The General Assembly in Virginia almost passed a bill Friday that would have made it legal to drive drunk at home. The bill passed 37-3 through the Senate last month, but lawmakers in a House of Delegates subcommittee blocked it last Friday.
Bill 308 would have allowed and intoxicated drivers to sit in or drive a car in their driveway or operate a lawnmower on the private property surrounding their house. Open containers in vehicles on private property would also be lawful under the bill. Lawmakers who shot down the bill were concerned that it was too challenging to distinguish the person calmly having a beer while sitting in a parked car and the person recklessly doing doughnuts in their front yard.
House Majority Leader Todd Gilbert, R-Shenandoah, said, “Sitting in your driveway with your car running could mean you just got there.”
The sponsor of the bill, Sen. Richard Stuart, R-Stafford, said he was trying to create a narrow protection to make sure DUI laws aren’t charging people “trying to do the right thing” by not driving under the influence on public streets. He gave the example that the bill would protect “the person who moves the car in his driveway.”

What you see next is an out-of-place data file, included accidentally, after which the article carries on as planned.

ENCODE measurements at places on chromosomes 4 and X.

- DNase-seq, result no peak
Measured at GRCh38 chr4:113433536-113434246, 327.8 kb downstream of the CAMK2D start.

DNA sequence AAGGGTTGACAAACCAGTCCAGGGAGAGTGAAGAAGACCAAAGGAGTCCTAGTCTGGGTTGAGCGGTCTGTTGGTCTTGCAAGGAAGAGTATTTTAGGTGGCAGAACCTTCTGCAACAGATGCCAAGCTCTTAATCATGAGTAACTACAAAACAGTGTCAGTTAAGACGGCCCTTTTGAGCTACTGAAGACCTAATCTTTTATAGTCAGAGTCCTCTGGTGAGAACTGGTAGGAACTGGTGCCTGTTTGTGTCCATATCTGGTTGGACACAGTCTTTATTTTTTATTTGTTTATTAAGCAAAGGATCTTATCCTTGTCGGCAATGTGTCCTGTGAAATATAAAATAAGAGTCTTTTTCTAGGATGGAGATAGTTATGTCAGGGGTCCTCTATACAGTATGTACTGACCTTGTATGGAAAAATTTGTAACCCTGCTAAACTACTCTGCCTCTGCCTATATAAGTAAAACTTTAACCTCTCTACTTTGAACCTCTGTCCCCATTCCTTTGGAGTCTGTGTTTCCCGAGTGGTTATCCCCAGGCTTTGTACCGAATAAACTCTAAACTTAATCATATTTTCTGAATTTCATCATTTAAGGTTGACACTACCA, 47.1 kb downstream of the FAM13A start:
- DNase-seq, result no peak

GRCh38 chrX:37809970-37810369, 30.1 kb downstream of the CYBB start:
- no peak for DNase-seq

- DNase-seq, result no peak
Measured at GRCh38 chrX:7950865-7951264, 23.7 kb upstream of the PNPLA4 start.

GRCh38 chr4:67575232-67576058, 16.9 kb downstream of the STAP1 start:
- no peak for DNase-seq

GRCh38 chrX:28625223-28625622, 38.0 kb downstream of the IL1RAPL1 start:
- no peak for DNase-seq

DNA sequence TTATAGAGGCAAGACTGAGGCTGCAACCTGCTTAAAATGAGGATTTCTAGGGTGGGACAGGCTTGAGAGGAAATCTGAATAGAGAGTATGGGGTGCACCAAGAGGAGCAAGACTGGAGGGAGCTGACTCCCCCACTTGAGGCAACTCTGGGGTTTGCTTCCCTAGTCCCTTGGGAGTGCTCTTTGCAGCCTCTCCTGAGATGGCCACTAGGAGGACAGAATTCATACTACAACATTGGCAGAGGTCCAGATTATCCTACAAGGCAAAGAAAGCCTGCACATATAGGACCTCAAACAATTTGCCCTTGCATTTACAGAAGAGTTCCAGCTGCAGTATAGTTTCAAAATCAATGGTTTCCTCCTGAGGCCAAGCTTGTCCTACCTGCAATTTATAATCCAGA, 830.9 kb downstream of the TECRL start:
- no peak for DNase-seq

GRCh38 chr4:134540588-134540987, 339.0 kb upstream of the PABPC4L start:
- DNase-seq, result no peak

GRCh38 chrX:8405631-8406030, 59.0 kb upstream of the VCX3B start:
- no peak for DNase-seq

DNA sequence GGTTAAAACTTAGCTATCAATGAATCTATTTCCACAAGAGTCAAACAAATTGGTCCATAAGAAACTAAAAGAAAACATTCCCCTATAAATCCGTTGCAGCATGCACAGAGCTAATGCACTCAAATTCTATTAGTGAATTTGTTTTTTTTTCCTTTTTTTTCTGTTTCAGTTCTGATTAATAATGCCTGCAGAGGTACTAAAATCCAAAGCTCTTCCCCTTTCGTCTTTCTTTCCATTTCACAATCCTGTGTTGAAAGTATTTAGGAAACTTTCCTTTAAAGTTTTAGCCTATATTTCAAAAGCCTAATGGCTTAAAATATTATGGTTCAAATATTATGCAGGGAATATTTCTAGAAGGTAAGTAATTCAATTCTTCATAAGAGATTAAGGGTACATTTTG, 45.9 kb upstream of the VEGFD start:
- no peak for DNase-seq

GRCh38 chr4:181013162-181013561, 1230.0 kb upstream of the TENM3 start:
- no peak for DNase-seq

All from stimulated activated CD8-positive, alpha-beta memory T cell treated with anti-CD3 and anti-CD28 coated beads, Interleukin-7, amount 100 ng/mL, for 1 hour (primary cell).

Stuart said he received a letter from a man who responsibly got a ride home from a bar but was prosecuted for DUI for moving a car in a private driveway. “We are catching people up that we never intended. We do value property rights in this state and this country.”
Stuart argued the bill would not let people recklessly drive around drunk on farms because the exemption in the bill would apply only to a residential property’s “curtilage,” or the area immediately surrounding a house.
Other supporters noted that it takes significant effort to get above the 0.08% BAC that requires a DUI.
Nevertheless, the subcommittee in the House of Delegates voted down the bill on Friday afternoon.
The bill’s widespread support shows that a considerable number of lawmakers believe that DUI laws are overly constricting. This bill was voted down late in the process, but we should stay on the lookout for similar protections being proposed across the country.